The literature also suggests that stigma against people who inject drugs is associated with negative health outcomes for this stigmatized population (Keyes et al., 2010; Latkin et al., 2010; Browne et al., 2016; Paquette et al., 2018) and their family members (Corrigan et al., 2006; McCann and Lubman, 2017). Ahern et al. (2007) examined the relationship between stigma against illicit drug users on mental and physical health. They found that discrimination and alienation predicted poorer mental health and that only discrimination was also associated with poorer physical health. Latkin et al. (2013) further examined the harmful effects of perceived drug user stigma and its relationship to depression among participants from Baltimore, MD with a history of recent drug use. The study showed that drug use stigma was significantly associated with depressive symptoms, as measured by the Center for Epidemiological Studies Depression Scale. Browne et al. (2016) found similar results that among barriers of cost and accessibility, drug use stigma stood out as a significant barrier to seeking substance use treatment and improving related negative health outcomes.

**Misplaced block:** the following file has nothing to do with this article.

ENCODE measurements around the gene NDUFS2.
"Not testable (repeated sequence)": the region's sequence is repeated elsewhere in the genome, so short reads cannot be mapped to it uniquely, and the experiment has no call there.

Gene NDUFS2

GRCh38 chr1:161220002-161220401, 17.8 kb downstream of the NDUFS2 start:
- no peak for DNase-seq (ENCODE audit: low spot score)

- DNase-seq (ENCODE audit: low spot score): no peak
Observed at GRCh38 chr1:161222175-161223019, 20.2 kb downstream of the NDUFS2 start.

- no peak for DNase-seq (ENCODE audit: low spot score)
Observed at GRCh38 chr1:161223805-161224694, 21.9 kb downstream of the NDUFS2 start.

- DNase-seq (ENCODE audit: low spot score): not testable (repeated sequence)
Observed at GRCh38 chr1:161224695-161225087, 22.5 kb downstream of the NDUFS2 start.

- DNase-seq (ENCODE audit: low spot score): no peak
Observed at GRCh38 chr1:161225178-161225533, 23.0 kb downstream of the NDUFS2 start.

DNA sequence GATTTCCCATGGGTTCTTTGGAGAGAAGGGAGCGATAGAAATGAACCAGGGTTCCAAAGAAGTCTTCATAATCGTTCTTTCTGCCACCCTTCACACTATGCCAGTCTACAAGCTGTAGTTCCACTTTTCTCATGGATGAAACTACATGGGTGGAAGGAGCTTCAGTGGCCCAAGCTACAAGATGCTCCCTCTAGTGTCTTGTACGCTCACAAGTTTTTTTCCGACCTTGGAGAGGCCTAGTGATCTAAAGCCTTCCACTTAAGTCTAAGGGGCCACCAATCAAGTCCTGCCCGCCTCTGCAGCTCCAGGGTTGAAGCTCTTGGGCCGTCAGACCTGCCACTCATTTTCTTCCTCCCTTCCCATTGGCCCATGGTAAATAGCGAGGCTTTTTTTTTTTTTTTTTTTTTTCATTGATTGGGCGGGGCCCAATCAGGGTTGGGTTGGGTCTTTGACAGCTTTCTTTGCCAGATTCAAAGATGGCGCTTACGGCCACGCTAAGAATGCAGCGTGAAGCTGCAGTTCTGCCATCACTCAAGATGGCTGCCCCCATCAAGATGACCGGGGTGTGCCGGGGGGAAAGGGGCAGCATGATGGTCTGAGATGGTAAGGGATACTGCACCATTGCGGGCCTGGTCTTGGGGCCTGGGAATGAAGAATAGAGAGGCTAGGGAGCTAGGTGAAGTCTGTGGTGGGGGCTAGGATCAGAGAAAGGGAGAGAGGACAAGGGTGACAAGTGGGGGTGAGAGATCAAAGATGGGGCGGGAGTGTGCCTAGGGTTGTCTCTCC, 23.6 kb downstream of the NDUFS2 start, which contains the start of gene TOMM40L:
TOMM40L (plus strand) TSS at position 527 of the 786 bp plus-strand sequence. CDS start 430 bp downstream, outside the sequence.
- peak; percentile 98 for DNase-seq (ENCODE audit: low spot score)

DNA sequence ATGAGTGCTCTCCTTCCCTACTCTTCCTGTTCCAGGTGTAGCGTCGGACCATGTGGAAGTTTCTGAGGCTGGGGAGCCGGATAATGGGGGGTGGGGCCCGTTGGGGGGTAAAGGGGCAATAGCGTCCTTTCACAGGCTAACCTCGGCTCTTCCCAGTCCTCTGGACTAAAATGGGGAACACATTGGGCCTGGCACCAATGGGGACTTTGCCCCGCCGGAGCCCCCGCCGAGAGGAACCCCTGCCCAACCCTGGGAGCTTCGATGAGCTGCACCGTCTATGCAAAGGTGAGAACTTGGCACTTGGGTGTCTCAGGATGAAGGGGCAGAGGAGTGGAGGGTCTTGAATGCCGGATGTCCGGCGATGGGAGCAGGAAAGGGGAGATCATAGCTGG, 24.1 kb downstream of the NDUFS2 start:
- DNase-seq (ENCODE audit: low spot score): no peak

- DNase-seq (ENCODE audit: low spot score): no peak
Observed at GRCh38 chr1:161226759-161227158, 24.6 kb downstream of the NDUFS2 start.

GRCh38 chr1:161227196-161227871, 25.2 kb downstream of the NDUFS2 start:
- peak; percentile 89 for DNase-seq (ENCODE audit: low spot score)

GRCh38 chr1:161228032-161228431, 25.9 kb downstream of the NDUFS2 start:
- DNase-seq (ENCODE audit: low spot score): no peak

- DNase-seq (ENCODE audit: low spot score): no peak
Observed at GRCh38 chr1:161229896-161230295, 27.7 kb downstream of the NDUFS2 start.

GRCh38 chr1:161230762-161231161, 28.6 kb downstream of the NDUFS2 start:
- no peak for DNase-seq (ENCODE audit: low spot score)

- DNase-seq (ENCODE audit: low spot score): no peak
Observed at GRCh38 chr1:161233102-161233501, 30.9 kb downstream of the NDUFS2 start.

If stigma about people who inject drugs is associated with negative health outcomes, then creating a stigma intervention is necessary to counteract the harmful effects. Past work on stigma reduction has focused on informational workshops that disseminate information about the topics of stigma and bias for people who use drugs as an attempt to reduce harmful levels of stigma (Bland et al., 2001; Bahora et al., 2008). Research by Hayes et al. (2004) tested the effectiveness of these informational workshops compared to workshops designed to teach multiculturalism or acceptance and commitment training (ACT). A sample of substance abuse counselors were randomly assigned to one of three workshop conditions and then given measures of stigma immediately post-intervention and at a 3-month follow up. While the multicultural workshop was designed to teach about the benefits of accepting people from other backgrounds by showing their accomplishments in counseling and the value of culturally sensitive treatment, the ACT workshop promoted acceptance and mindfulness about the complex emotions surrounding substance abuse to counteract any negative attitudes toward the stigmatized outgroup. Of all three workshop conditions, the researchers found that the ACT workshop had the greatest reduction of stigma at the 3-month follow up and showed the greatest reduction in negativity for attitudes about stigmatized groups. This suggests that promoting mindfulness and compassion may be more effective in reducing stigma than traditional informational interventions.